Hadera Mayor Zvi Gendelman was arrested Monday on suspicion of electoral bribery, fraud, forgery and other offenses.
Rishon Letzion Magistrate’s Court ordered him held without bail for seven days.
Three other people, including a leading local businessman close to Gendelman, were arrested on suspicion of abusing their positions to advance other people’s interests.
Gendelman’s wife was detained for questioning but released. Police also searched the suspects’ homes and offices on Monday.
Police suspect that, among other things, Gendelman promoted construction of a rehabilitation hospital in Givat Olga – over residents’ objections – in exchange for electoral support from the businessman whose company was slated to build the hospital.
The businessman, who formerly served as a senior municipal official, was convicted in 2011 on charges of fraud, breach of trust, attempted assault, and consensual but illegal sexual relations.
An associate of Gendelman’s described him as “straight as a ruler” and said it was inconceivable he did anything wrong. “He’s simply not the type,” he added.
Gendelman, who was elected five years ago as a candidate for the Yesh Atid party, asked the court not to issue a gag order on his name. His lawyer, Lior Epstein, said in a statement that, as a public figure, Gendelman believes he is obligated to be transparent.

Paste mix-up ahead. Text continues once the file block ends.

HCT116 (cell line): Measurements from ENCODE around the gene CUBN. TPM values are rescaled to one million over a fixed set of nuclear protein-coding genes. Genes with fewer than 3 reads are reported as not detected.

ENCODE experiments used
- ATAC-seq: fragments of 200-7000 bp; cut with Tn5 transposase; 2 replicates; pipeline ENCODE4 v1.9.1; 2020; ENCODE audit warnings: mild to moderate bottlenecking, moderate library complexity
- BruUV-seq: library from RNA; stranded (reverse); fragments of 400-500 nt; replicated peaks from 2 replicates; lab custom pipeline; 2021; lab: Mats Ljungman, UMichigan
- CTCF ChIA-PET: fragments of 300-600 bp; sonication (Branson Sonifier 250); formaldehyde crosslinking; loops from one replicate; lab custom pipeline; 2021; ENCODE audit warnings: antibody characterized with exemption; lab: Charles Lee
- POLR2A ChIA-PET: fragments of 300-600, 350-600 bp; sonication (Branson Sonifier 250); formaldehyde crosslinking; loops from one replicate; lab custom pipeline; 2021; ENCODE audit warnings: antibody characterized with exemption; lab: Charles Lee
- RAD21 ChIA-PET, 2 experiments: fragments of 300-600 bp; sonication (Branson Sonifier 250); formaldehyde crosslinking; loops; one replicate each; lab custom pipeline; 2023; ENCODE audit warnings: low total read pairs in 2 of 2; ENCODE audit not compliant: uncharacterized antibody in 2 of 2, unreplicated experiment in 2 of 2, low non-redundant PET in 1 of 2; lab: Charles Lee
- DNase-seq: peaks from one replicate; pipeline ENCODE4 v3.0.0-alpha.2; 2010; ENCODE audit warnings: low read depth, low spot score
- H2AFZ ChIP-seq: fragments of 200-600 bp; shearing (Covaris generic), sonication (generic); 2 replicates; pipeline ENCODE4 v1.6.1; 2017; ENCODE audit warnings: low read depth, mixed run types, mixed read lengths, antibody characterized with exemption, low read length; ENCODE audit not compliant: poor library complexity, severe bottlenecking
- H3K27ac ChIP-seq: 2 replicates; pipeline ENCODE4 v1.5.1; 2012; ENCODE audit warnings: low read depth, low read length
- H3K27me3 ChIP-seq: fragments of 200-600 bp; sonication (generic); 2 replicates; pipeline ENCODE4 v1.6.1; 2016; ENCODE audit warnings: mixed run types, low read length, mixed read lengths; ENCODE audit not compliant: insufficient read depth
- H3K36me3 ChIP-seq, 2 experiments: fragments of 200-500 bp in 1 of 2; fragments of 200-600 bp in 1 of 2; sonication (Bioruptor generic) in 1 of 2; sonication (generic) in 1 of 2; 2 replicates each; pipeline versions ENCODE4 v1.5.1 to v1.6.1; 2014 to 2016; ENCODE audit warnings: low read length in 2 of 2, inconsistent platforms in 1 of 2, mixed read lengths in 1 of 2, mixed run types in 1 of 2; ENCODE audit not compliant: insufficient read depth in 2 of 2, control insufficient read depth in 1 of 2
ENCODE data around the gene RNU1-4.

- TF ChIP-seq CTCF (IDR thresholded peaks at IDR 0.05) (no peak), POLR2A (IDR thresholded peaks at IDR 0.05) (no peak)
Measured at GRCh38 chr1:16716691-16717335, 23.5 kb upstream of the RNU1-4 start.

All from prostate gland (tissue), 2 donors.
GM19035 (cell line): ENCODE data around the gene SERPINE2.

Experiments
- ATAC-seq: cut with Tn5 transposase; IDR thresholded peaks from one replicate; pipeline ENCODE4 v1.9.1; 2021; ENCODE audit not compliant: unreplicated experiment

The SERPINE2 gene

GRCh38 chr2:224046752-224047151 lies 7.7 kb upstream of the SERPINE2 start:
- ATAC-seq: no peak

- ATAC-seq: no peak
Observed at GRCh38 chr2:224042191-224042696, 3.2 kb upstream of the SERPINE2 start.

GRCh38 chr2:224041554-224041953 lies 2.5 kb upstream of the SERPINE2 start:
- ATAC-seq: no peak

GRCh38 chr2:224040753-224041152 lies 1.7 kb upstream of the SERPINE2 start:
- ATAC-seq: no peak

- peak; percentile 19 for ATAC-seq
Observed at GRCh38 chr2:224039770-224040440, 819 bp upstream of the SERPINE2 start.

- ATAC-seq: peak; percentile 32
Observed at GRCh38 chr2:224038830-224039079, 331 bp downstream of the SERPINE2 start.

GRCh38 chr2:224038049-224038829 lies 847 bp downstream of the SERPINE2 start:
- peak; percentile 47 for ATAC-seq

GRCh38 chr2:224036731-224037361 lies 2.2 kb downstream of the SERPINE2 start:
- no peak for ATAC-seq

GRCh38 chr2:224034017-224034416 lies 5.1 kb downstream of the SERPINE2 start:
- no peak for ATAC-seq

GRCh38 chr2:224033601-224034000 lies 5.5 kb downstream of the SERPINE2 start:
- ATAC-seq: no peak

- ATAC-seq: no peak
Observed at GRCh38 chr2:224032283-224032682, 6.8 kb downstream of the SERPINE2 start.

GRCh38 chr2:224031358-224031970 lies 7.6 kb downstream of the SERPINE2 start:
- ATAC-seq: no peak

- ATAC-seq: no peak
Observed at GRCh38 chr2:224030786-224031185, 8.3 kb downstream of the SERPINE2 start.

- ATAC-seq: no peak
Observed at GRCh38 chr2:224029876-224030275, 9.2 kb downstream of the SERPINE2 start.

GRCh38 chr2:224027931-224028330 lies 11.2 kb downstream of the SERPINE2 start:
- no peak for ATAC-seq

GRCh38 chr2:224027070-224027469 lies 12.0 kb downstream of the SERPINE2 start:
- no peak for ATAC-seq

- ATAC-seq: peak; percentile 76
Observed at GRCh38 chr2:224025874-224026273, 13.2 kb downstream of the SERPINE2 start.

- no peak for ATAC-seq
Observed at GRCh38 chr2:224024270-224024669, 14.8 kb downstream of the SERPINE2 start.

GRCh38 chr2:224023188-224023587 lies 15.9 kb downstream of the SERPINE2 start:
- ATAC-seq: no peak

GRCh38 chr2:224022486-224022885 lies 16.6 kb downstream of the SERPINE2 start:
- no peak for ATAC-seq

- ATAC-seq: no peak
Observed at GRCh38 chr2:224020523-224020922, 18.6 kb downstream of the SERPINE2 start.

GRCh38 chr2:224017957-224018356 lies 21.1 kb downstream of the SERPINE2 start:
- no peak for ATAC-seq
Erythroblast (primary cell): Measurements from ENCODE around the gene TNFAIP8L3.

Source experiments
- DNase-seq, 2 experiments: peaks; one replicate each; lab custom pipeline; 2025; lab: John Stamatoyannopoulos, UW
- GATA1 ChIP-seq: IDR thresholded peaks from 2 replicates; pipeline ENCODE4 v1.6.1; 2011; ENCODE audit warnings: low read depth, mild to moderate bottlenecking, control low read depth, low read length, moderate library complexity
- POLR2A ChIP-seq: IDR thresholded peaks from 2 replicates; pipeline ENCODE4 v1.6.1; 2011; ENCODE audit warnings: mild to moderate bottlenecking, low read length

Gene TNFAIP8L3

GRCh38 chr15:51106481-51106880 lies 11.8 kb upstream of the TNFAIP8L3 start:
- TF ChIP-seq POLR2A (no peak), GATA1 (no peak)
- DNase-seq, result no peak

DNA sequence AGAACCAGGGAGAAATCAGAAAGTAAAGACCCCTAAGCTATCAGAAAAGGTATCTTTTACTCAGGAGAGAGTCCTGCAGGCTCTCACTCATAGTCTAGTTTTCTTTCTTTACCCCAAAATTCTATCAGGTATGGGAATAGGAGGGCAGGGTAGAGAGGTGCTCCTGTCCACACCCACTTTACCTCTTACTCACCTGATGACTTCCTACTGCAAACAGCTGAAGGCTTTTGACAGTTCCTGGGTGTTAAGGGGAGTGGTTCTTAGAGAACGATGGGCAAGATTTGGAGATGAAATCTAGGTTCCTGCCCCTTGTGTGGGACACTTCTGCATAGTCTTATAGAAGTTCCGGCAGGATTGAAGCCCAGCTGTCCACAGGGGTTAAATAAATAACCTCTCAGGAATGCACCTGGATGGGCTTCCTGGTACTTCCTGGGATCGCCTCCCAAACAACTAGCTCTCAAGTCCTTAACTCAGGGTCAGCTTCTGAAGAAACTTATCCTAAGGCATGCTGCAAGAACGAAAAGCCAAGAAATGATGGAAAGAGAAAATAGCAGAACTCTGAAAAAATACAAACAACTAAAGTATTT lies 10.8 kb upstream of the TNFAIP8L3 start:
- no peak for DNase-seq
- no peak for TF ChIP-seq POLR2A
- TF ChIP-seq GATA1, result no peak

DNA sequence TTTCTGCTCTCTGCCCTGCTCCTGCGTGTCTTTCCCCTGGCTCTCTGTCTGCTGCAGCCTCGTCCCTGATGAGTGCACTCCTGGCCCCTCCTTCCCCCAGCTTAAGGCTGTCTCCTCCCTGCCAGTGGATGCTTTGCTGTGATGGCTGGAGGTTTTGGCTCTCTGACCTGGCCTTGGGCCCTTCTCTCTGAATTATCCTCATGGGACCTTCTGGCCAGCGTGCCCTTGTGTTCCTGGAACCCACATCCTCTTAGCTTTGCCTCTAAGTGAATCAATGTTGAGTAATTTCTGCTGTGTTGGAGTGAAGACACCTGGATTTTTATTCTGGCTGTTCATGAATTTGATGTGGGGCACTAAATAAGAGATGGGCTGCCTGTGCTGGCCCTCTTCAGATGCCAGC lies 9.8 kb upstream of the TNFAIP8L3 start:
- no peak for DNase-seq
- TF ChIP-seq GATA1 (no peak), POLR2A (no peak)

The statement added that the police are obliged to investigate, since “nobody is above the law.” Nevertheless, it questioned Gendelman’s “automatic” arrest, saying this doesn’t necessarily serve the public that elected him to run the city.
The Hadera municipality said it is cooperating with the police but has no idea what the investigation is about. It added that the city continues to function as usual. Yesh Atid said its party policy is that any public figure under criminal investigation must suspend himself immediately.
Gendelman is not the first Hadera mayor to be subject to criminal proceedings. His predecessor, Haim Avitan, was investigated on suspicion of bribery, fraud and money laundering, though the case against him was closed in 2015. Avitan’s predecessor, Yisrael Sadan, was convicted of giving bribes and served four and a half months in jail.
New municipal elections are slated to take place this fall. Because of its potential impact on the vote, arresting a mayor shortly before an election requires approval from both the head of the police’s investigations and intelligence department and the state prosecutor. Those approvals were duly obtained.
Chaim Levinson contributed reporting for this story.